General Motors is recalling another 230,000 midsize SUVs for a potential fire risk. According to an NBC news report, the recall expands upon an action GM took last August covering about 250,000 vehicles including the Chevy Trailblazer and GMC envoy. The auto recall is serious enough that the automaker is advising owners to park these vehicles outside until repairs can be made.
According to the automaker, the problem involves a master power door and window module located in the driver’s door. Over time, moisture can leak in and corrode electrical connections. If this happens, the module can short circuit and overheat, which in turn can lead to the smell of smoke, or in some cases, a fire. So far, there have been as many as 58 fires reported as a result of these defective GM door modules.
Auto defects can be very serious and result in more than just minor injuries and inconvenience. Auto defect lawyer Brian Chase received a $24 million dollar verdict for his client when her seat collapsed causing her lifetime injuries.
Expansion of an Earlier Recall
While the original recall last August involved 250,000 vehicles in 20 snow-belt states and the District of Columbia, the new recall covers an additional 193,000 of the SUVs sold in the U.S. and another 38,000 sold in Canada and Mexico. Vehicles covered by this safety recall include the 2006 Trailblazer EXT and GMC Envoy XL; 2006 and 2007 Chevy Trailblazer, GMC Envoy and Buick Rainier; and 2006 and 2007 Saab 9-7X and Isuzu Ascender. When the recall begins, owners will be notified, and dealers will apply a moisture protection coating on the switch module. If needed, they will replace the component at no charge to consumers.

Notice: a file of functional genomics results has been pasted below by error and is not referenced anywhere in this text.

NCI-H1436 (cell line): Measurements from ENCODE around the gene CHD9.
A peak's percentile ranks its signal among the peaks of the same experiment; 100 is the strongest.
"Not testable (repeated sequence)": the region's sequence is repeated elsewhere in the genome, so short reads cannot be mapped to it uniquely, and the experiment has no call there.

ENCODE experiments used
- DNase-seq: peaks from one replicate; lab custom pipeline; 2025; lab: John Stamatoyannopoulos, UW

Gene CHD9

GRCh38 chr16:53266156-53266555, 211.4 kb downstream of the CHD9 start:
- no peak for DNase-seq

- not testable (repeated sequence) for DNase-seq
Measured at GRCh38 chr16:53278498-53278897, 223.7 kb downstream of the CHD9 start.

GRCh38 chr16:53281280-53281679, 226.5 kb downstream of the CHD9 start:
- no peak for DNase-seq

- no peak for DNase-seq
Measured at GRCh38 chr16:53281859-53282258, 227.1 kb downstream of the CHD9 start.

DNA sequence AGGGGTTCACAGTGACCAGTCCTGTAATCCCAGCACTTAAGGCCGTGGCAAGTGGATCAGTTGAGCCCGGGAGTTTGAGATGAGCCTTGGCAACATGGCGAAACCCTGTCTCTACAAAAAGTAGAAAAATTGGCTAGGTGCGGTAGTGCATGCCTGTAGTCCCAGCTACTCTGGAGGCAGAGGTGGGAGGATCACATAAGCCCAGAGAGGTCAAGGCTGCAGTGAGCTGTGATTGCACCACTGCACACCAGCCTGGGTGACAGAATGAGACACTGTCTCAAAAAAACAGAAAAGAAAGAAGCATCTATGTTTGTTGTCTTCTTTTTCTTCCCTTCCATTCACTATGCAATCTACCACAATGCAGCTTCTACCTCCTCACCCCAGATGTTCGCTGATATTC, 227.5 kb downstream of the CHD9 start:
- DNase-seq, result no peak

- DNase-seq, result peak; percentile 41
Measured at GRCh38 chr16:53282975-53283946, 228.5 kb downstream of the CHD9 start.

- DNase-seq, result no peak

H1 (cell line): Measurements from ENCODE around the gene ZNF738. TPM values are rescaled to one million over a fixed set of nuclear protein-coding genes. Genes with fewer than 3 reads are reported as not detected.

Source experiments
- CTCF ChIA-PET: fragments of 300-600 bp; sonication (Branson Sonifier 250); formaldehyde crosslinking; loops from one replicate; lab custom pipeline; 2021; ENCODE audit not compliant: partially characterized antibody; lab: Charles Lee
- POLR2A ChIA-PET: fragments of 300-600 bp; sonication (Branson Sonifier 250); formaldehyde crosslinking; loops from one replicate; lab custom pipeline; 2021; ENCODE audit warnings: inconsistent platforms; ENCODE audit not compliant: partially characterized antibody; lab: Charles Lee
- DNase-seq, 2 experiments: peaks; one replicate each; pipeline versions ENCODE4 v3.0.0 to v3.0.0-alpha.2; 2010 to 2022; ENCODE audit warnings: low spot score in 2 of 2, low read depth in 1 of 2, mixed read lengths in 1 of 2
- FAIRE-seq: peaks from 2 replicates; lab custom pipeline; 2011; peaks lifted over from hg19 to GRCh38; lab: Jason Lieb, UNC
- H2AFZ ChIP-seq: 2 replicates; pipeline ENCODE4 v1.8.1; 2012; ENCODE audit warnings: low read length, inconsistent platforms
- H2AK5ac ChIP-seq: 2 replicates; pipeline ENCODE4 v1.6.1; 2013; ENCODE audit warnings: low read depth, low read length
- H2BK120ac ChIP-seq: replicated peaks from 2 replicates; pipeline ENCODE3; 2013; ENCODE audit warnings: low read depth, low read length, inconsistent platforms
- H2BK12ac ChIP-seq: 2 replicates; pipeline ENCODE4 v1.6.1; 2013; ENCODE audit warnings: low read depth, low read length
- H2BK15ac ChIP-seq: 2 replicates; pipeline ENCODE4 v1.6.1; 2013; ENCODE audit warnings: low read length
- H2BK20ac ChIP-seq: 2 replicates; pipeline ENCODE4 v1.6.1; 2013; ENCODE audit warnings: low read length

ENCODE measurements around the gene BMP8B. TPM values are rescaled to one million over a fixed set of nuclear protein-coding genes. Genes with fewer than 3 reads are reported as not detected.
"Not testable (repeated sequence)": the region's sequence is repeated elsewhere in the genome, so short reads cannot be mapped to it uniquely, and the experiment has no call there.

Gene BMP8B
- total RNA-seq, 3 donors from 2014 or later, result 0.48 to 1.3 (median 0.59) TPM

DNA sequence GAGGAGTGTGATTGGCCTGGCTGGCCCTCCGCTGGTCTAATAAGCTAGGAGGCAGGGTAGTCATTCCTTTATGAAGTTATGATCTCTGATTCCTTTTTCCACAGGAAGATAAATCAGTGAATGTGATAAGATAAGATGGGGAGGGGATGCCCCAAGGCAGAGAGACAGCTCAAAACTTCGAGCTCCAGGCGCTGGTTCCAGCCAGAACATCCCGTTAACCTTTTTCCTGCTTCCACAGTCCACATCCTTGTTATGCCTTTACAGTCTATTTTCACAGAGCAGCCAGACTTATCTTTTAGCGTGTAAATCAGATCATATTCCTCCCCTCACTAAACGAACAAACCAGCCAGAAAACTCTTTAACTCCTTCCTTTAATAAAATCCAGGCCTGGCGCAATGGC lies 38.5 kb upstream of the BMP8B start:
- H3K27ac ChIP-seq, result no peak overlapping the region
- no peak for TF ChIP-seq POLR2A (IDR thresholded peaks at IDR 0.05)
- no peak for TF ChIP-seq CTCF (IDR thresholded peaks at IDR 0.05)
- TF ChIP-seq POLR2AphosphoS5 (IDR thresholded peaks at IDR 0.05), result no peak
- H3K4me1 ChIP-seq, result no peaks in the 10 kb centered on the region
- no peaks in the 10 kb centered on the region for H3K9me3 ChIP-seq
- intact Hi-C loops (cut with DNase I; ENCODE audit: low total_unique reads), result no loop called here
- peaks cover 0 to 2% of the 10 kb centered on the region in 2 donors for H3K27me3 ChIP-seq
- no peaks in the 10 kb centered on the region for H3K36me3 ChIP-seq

The Issue of Sharing Parts Suppliers
A number of other vehicle manufacturers have apparently had similar issues with defective window switch control modules largely due to the practice of sharing parts suppliers. So far, the biggest recall related to the problem involves Toyota, which recalled 7.5 million vehicles in October that covered 2.5 million vehicles in the United States. Also, recently several automakers had to recall vehicles for defective airbags manufactured by Takata Inc., the second largest supplier of airbags in the world.
This recall is yet another example of how sharing parts suppliers can be economical for automakers, but tend to eventually shortchange the consumers. It cannot be economical for automakers either if they have to issue a recall. But recalls are rare. Not all defective vehicles are recalled. Ultimately, it is the consumer who pays the price of faulty vehicles and substandard parts.